A Trump-led US will need to wake up to the economic realities of a strong Asia
South China Morning Post (Hong Kong)
Syed Munir Khasru
November 13, 2016
In 1990, Asia’s share of world GDP in real terms was 23 per cent. This rose to 38.8 per cent in 2015 and is expected to go up to 45 per cent by 2025 if current economic trends continue.
Today, the East Asia and Pacific region is a major driver of global economic growth, accounting for two fifths in 2015. The United States maintains robust trade relations with many countries from this region. Five Asian nations were among the top 10 US trading partners in 2015. China is currently the largest goods trading partner of the US and was also the third-largest goods export market in 2015. As of last year, US goods and services trade with China, India and Japan stood at a staggering US$1.42 trillion, and US-Asean bilateral trade has increased 71 per cent since 2001.
President-elect Donald Trump, throughout his campaign, kept repeating how China had cheated the US out of millions of manufacturing jobs through currency manipulation and how these jobs needed to be brought back to the US. While it is true that, between 2001 and 2015, the US lost 3.2 million jobs to China, three-quarters of those in manufacturing, what is also true is that manufacturing bases in China and other emerging Asian economies have provided American consumers with access to quality goods at affordable prices and kept the wheels of the American economy turning through continued consumer spending.
The US Consumer Sentiment Index, which fell to 68.2 in September 2010, stood at 91.2 in September this year. More American families can afford more clothing, smart TVs and phones, and other products because of Asia’s ability to churn out quality goods at lower costs. A “made in Bangladesh” T-shirt that costs an American US$2 would have cost US$10 if made in the US. In fact, during Trump’s campaign, several media outlets highlighted how the Donald J Trump men’s clothing and accessories line had their products made by factories in Asian countries like Bangladesh, India and China where production costs are lower.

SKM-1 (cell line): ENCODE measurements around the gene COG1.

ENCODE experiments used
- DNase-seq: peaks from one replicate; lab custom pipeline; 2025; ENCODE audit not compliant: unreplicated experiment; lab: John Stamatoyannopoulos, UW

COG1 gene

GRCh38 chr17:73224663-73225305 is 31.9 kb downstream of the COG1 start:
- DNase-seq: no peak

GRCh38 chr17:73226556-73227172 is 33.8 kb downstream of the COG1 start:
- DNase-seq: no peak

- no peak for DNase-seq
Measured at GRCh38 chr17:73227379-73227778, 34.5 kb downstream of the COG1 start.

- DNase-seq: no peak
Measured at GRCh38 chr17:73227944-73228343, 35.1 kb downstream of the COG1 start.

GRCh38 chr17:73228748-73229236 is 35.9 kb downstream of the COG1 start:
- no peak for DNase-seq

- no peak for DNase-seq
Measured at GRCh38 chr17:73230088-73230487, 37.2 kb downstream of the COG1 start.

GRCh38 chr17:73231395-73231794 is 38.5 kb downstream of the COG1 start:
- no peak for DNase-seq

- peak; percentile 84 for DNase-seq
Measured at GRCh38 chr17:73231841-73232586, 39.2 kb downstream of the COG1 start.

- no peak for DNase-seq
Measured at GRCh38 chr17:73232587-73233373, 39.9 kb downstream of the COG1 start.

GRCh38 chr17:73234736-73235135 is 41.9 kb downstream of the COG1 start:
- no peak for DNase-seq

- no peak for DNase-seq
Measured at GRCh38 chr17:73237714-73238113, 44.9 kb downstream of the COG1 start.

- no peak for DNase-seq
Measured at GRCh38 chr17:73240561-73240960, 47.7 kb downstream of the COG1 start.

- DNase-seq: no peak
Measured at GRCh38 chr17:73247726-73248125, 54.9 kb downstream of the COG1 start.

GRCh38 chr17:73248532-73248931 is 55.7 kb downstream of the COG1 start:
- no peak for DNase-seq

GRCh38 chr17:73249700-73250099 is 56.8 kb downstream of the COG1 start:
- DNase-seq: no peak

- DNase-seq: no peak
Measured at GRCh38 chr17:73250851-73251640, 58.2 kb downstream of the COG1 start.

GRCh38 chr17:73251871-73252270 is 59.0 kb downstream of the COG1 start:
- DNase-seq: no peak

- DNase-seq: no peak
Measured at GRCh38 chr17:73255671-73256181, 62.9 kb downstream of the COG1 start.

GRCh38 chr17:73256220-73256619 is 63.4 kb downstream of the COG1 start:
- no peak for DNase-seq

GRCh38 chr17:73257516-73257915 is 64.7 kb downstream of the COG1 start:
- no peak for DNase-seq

In a globalised world, it is simply not feasible to undo the global value chain mechanism already in place. Bringing certain manufacturing jobs back to America risks increasing production costs, making goods more expensive for the average US consumer. Trump’s stated Asia policy in terms of trade is isolationist, myopic and economically flawed. Instead of going for more mutually beneficial trade deals with emerging and established Asian economies, he plans policies like imposing a 45 per cent tariff on all Chinese products and declaring the country a currency manipulator.
Now that he has won the election, populist theories, which may have served him well during the campaign, need to be in sync with realities on the ground. The world that Trump faces is much more complex than the electoral constituencies he energised with populist campaign messages. Isolationist policies will harm the American economy no less, perhaps more, than the emerging economies he is targeting in Asia.
On geopolitics, Trump’s tirades against traditional Asian allies like Japan and South Korea will only help regional players like China and Russia solidify their influence in the region. Long- established US allies in Asia want the US to retain its support and influence in the region to counterbalance an increasingly assertive China. During the first presidential debate, which focused on foreign policy, Trump commented on how support of Japan and South Korea through sending troops is unnecessary and costly for the US. He even suggested that Japan and South Korea pay the US for defending them. However, South Korea reportedly paid US$848 million in 2015 for the 28,500 US troops stationed there, while Japan increased its financial support for US troops to US$1.9 billion the same year.
By 2050, China will account for one-third of global GDP, with the rest of Asia taking the region’s total contribution to more than half. If the Trump administration chooses to be oblivious to the economic realities and geopolitical complexities of Asia and can’t get over his election rhetoric, the bigger loser will be the US, not Asia.